There are big questions about a Prince William County teenager who was arrested last week under suspicion of trying to help ISIS.
Federal officials have slammed the door on any requests for information about the charges, the identity and the location of the teenager.
It is a situation that has left many parents and students wondering what is going on.
Almost to a person, the word we heard repeatedly about this case was "confusion." An investigation into alleged ISIS activity is enough to get the attention of people anywhere, but here in Manassas where news of this arrest spread through the town quickly, what is not spread is any wider understanding of the scope of this investigation, and for now, that is how law enforcement officials want it.
Monday was the first day back at school for students at Osbourn Park High School in Manassas after a 17-year-old student stands accused of trying to help an 18-year-old man travel to Syria to fight with ISIS.
Five days after the arrest, little is known about the identity, the charges and even the jail location of the student as the FBI and the U.S. Justice Department have thrown up a strict "no comment" because they say the student is a minor.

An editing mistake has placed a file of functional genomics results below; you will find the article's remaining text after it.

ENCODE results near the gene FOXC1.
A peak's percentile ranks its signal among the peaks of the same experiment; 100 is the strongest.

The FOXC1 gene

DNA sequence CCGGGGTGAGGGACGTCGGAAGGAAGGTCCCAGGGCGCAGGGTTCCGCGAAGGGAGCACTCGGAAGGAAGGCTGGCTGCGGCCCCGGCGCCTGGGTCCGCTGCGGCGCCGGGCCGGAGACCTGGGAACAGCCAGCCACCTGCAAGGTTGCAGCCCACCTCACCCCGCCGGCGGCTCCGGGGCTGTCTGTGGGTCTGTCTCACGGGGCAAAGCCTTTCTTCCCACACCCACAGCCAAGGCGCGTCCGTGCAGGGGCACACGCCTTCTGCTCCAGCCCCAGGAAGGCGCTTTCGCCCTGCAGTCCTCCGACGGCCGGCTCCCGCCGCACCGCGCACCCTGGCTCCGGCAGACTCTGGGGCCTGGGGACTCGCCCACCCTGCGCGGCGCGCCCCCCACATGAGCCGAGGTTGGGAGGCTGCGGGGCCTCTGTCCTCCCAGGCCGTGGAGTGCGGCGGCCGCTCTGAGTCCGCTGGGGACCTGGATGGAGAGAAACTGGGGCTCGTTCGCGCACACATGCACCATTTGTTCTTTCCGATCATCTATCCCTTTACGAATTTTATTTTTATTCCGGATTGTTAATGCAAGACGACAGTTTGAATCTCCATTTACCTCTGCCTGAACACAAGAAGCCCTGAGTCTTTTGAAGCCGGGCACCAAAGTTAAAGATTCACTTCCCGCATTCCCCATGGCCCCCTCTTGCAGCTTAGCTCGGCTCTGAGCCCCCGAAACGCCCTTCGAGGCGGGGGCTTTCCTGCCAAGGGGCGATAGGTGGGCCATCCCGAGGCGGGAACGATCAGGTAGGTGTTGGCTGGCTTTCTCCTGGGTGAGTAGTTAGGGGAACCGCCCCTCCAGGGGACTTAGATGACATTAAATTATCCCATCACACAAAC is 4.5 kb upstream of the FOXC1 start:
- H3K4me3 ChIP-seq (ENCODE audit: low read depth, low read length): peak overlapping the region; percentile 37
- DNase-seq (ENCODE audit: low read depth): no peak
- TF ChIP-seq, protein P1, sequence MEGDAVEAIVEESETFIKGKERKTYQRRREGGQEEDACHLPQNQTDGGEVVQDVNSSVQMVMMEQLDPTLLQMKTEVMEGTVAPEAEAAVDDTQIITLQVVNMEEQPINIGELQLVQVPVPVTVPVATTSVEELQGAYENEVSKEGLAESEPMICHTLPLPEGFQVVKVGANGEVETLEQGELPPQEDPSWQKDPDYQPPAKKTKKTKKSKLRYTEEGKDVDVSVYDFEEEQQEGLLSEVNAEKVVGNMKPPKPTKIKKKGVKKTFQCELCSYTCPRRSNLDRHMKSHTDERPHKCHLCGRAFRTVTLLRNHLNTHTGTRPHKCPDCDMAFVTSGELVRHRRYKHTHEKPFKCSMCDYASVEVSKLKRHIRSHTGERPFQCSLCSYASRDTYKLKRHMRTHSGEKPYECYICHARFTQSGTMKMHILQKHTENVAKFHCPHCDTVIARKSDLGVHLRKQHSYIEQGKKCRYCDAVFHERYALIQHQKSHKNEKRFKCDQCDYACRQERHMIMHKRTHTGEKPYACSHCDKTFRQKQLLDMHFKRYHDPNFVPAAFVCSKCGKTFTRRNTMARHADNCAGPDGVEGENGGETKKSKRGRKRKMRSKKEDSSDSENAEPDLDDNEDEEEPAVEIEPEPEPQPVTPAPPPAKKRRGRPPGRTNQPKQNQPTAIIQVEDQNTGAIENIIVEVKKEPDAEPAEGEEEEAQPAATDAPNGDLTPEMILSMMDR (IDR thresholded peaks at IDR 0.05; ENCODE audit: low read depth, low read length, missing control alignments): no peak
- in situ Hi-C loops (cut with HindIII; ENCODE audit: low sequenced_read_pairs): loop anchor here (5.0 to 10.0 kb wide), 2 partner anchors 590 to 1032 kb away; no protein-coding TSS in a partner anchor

As for parents, some say they are just as confused about the case as everyone else. What they are sure of though is that they hope the attention and allegations do not cast Osbourn Park High School in a bad light.
"It's a good school," said one parent. "I don't feel like it's a problem. It was isolated. The kid could have gone to any school in the area."
The arrest came as the FBI has issued a new warning that ISIS may be trying to recruit American teenagers over the internet.
"Obviously, the terrorist groups and organizations are using 21st century communication techniques for what are really medieval tactics," said Rep. Mike Turner on "Fox News Sunday."
Should people be surprised that something like this investigation could be underway in Prince William County?
"No, I really don't think that people should be surprised," said professor Yonah Alexander, a senior fellow at the Potomac Institute for Policy Studies and director of its International Center for Terrorism Studies.
He literally wrote the book terrorism recruitment at the think tank and says ISIS has exploited social networks to its own ends with a global reach previously unseen in terrorism.
"Nothing is new there under the sun," he said. "But what is new is the technology and the internet, and this is a tool for recruitment of young people."
Justice department officials say they are waiting on a ruling from attorney general to see if they can charge the teen as an adult. Until then, officials seem intent on slamming the door shut on letting the public know exactly what is going on.
A spokesman for Prince William County Public Schools told us classes went off without incident on Monday. That was confirmed by several of the students we spoke with who say it was business as usual even if this case itself is highly unusual.